Mireille’s post on Republican DJs reminded me of National Review Online’s list of the top 50 conservative rock songs. The Review has a complex relationship with rock music, praising Elvis’ appeal to “love” and “heterosexual sex” while criticizing the emergence of “homosexual rock”.
So this is really too easy, but it’s worth a rundown of the top 50. It’s also cheap, considering that the author concedes “In several cases, the musicians are outspoken liberals.” That said, it would be understandable if a handful of the ditties were simply misplaced leftists standing athwart history. But when it’s everyone, a pattern emerges. So without further:
1. “Won’t Get Fooled Again,” by The Who
The Tommy rockers also cranked out “My Generation,” the classic don’t trust anyone over 30 anthem. “Hope I die before I get old?” This one made the list for its counterrevolutionary message, but the drug war is over and Keith Moon won.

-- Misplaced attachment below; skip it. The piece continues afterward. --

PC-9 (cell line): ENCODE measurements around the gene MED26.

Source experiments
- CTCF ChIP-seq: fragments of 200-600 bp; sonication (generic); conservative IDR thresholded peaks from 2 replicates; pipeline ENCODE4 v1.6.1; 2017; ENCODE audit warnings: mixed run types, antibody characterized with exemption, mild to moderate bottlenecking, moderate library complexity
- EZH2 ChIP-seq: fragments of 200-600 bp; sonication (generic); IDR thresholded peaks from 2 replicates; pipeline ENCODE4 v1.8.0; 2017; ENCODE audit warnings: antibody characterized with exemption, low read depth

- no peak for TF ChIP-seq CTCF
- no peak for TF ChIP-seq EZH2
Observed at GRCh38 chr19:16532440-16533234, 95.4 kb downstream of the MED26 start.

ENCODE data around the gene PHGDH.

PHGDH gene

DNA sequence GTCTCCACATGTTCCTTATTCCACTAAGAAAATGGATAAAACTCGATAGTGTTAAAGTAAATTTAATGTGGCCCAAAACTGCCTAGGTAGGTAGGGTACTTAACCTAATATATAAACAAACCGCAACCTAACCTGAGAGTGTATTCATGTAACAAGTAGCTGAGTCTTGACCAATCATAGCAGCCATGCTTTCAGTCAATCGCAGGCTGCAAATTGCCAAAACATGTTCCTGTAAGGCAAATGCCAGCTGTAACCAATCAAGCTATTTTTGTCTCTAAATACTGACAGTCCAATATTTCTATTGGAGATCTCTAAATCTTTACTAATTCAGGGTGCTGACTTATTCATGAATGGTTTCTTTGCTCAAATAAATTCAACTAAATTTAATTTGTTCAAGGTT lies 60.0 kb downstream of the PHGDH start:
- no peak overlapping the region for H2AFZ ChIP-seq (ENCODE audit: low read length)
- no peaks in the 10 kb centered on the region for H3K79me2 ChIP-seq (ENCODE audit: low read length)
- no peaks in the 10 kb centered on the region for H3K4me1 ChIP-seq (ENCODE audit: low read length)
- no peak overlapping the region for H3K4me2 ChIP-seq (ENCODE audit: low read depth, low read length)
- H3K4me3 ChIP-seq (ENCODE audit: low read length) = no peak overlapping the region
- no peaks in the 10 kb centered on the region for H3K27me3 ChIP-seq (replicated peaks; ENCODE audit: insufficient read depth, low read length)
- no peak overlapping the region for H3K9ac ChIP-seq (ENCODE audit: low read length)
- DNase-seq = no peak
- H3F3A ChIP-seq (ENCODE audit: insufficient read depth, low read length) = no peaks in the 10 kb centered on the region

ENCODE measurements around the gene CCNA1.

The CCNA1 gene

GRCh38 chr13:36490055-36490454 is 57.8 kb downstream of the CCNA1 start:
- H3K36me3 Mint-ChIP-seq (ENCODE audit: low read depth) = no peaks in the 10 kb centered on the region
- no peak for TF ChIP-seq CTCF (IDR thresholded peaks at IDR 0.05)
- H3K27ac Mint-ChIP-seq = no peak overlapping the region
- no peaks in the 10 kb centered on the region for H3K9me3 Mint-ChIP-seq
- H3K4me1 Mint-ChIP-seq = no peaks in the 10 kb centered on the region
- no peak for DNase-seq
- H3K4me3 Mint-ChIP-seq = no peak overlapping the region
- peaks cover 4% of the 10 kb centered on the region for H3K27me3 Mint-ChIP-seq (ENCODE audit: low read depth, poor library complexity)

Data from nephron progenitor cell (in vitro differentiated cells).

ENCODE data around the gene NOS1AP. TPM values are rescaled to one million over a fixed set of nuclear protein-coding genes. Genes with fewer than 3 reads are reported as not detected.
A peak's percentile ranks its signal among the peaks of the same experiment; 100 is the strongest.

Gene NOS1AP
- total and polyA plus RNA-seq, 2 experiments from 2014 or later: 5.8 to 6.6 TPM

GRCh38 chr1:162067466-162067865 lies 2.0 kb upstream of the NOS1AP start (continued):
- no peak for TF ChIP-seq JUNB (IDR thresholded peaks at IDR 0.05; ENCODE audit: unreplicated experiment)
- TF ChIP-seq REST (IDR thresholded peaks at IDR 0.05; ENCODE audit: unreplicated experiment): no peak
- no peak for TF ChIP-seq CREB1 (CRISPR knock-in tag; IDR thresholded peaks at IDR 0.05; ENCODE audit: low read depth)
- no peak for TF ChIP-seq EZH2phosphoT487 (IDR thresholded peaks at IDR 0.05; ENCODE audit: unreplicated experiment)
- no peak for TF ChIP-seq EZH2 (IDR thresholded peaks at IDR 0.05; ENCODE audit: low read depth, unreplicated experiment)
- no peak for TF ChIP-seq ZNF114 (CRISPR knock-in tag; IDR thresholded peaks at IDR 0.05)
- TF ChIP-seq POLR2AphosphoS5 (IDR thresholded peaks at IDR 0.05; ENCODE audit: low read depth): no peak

2. “Taxman,” by The Beatles
The Review calls this “a George Harrison masterpiece,” and it is musically impressive. What the author fails to note is that the Beatles name-dropped conservative Prime Minister Edward Heath in addition to liberal Harold Wilson. Oh and imagine there’s no heaven, but you knew that already and it applies to the #7 song on the list, “Revolution,” as well…
Alright call me lazy but that’s only two and it’s too late in the evening to keep processing a list that claims conservatism from U2, the Sex Pistols, and for Christ-in-a-bucket’s sake The Clash. (If Joe Strummer saw this he would never stop throwing up.)
Sorry for all the horrible music posted above. Here’s the full list if you get motivated to chew through it. Or alternately, here’s Senator Bruce Springsteen performing Atlantic City to clear your system.